The realization came much later. You could call it an epiphany, if you really wanted. After Shaun was laid off, we both sent out a flurry of resumes. I figured I’d be the first one to land a job, because I have a resume that lends itself to different fields and I talk a good talk in an interview. Plus, I didn’t need a career-type job the way he did, I just needed to earn some cash. I knew the job I found wasn’t a forever job and I knew that it was a somewhat boring job. I didn’t know I was walking into a complete and total disaster. I’ve had a few disaster jobs throughout my career, ones I hated and that didn’t last long. In each case, the job was very different than advertised, and the company was batshit insane. These dread-inducing jobs – I thought I’d seen the last of those. I thought they were a vestige of my younger, more vulnerable days. How on Earth did I get here, I wondered. Did I miss the warning signs out of fear of the flophouse, or was the employer that dishonest? A little fear, a lot of dishonesty. However, that’s when it occurred to me that there does not exist a job within the private sector that I would like. I’m not built for business. I’m an academic. I always have been and I always will be. And since I can’t afford to stay in school forever, that really leaves me one other option. Teaching.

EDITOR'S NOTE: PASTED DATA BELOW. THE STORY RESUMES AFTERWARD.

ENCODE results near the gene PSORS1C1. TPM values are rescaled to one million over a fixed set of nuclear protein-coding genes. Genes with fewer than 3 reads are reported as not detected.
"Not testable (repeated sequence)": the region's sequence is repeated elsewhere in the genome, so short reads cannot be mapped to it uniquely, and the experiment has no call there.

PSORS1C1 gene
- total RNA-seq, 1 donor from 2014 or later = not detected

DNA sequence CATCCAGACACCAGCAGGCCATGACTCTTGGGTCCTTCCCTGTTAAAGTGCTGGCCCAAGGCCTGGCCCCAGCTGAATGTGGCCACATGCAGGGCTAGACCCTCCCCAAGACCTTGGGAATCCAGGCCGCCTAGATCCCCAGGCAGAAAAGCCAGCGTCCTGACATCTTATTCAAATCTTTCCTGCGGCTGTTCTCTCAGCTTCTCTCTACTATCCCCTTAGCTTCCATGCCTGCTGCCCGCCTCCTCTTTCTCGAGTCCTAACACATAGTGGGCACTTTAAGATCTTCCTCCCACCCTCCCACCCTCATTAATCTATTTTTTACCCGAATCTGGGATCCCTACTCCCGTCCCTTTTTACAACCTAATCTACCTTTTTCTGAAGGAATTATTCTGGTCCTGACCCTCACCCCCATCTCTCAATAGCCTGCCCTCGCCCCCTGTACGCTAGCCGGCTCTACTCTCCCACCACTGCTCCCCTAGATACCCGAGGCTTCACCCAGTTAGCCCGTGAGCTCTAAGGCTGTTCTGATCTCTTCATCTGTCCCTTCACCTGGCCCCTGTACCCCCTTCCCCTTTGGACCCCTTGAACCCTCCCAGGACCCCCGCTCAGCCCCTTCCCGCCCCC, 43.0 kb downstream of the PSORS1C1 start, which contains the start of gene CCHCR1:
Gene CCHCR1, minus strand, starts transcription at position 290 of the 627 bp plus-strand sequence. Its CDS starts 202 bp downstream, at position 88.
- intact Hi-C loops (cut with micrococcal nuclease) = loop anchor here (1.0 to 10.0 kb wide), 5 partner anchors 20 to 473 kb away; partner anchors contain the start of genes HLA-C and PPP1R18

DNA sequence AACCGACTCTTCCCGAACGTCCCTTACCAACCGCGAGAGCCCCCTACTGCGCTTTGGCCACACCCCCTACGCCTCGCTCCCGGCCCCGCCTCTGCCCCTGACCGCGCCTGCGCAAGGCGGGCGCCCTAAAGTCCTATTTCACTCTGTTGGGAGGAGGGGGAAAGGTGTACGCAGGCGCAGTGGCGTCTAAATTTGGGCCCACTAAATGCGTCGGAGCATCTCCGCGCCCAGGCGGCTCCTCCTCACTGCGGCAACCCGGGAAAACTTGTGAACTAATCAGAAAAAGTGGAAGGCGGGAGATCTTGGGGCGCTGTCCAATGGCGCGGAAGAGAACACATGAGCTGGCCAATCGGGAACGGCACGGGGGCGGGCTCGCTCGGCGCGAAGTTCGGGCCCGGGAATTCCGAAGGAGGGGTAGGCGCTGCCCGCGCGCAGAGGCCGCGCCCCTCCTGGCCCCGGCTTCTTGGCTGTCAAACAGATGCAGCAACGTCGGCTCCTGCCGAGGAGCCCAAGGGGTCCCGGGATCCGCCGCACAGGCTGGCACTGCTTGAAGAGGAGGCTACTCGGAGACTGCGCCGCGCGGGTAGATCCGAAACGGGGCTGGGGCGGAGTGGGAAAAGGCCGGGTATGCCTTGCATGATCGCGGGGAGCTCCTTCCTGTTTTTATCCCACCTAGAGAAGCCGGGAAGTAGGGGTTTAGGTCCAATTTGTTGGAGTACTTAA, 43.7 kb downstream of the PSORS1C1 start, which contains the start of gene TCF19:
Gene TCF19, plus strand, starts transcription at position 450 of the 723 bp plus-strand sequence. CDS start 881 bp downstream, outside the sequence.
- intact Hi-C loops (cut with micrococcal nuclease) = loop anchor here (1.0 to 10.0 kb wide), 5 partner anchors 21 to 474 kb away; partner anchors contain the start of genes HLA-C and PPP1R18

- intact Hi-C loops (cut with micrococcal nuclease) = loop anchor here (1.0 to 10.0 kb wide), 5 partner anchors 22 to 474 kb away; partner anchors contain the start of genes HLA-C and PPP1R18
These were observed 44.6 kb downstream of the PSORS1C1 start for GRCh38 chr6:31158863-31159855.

And so I begin 2015 happily unemployed and returning to school, briefly, to obtain an ESL (English as a Second Language) certificate. That plus my Master’s degree should land me a job in community college. When I was looking for a teaching job this summer, without any actual teaching experience, I had several people suggest getting certified in ESL, and I sort of half-listened. But the more the idea bounced around in my head, the more it started to make sense. Hey, you know what you’re really good at, self? English. Hey, you know what you really enjoyed in college (outside of music), self? Learning a foreign language and linguistics. So I like the idea as a foray into teaching, that can then be leveraged into teaching other subjects, if I so choose.